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The most common question On Violence has received in the last six months is, “Why haven’t you guys reviewed the film Restrepo?” Or its sibling question, “What did you think of Restrepo?” Well, we can’t avoid the topic any longer.
Last year we had an astoundingly informative series of posts on the 2010 Academy Awards, discussing the four Best Picture nominees that dealt with war and violence. Though some of the films this year are violent (Winter’s Bone, True Grit) or violent-lite (Black Swan? The Fighter? 127 Hours?), none are about violence per se.
Ah, but there is a documentary about war: Restrepo, the Best-Documentary-nominated film by Sebastian Junger/Tim Hetherington about one platoon’s deployment in the Korengal valley. We have to write about it, right?
Maybe. The problem is that I, Michael C, was there. Not Afghanistan, but literally at OP Restrepo during the tour featured in Restrepo. I had some pre-viewing reservations. I feared it would dwell too much on the combat, but Restrepo did a pretty good job capturing what it feels like to be deployed for a year. The ratio of combat to boredom was realistic.
Still, I hesitate to write about Restrepo because criticizing it feels like criticizing myself, if that makes sense. My men who saw Restrepo loved it. If I didn’t, would something be wrong with me? Also, even if I did enjoy it, could I put out an honest review? Could I let Eric C put out an honest review? Eric C’s critique of war memoir criticism (you have to criticize real people) is tripled when they are people you know and served with.
As a result, we held off on publishing much about the film.
In full disclosure, I also personally avoided the film. I didn’t want to go back to OP Restrepo. In another way, I didn’t want my memories polluted by Restrepo. (If that seems like a cop out, it isn't the first time. I have the book Victory Point by Ed Darack that I very much want to review. Even the fact that Victory Point takes place in Konar province, and around the Korengal valley, makes it feel too close for comfort. If that doesn't make sense, I agree.)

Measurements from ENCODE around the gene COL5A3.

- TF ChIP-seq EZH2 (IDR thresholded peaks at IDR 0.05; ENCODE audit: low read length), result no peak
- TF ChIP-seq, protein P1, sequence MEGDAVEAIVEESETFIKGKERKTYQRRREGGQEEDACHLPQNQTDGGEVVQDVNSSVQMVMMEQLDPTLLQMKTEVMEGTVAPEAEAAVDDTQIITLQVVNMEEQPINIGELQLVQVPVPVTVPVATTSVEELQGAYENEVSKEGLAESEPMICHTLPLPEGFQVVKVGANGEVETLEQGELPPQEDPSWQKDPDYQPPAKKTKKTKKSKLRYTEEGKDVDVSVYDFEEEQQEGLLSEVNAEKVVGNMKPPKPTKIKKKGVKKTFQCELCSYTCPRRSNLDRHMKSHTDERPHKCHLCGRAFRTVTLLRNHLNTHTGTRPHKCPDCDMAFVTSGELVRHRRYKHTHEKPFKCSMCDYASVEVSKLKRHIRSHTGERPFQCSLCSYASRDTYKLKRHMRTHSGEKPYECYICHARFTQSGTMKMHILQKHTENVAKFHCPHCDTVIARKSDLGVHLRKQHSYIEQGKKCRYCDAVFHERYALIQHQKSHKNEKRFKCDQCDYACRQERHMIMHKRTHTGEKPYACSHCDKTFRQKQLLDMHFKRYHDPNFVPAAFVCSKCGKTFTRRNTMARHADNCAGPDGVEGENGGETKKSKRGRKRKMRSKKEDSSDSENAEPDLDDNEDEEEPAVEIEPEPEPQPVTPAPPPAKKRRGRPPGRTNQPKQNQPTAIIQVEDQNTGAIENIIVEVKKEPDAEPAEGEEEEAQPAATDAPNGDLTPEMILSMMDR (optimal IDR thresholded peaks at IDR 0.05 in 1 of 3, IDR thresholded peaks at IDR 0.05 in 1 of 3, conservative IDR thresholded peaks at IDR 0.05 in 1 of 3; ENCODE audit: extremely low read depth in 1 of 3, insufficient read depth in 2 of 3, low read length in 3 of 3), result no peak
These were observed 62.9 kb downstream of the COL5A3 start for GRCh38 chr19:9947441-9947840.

Eric C will handle the rest of this week, so I will provide my one comment about the film: I wanted more “The Hell Divers” Fourth Platoon, Destined Company, possibly the greatest, most competent Army unit ever to serve in the US Army, nee military, nee armies around the world and for all of time. Restrepo mentions our trucks once; I don’t think our vehicles ever made it on camera. You can, though, hear our machine guns firing in several scenes. OP Restrepo could not have been built except for the heroic efforts of Fourth Platoon. In another example, the IED event that opens the film, our trucks towed that truck to the KOP. I understand why the directors left it out, that doesn’t mean I don’t disagree.
So what’s up for the rest of the week?
On Wednesday, Eric C shares some fantastic passages from Sebastian Junger’s War.
On Thursday, he wonders why war memoirs rock so hard.
On Friday, Eric C recommends War.
Finally, a week from today, Eric C tackles Restrepo, documentaries and context.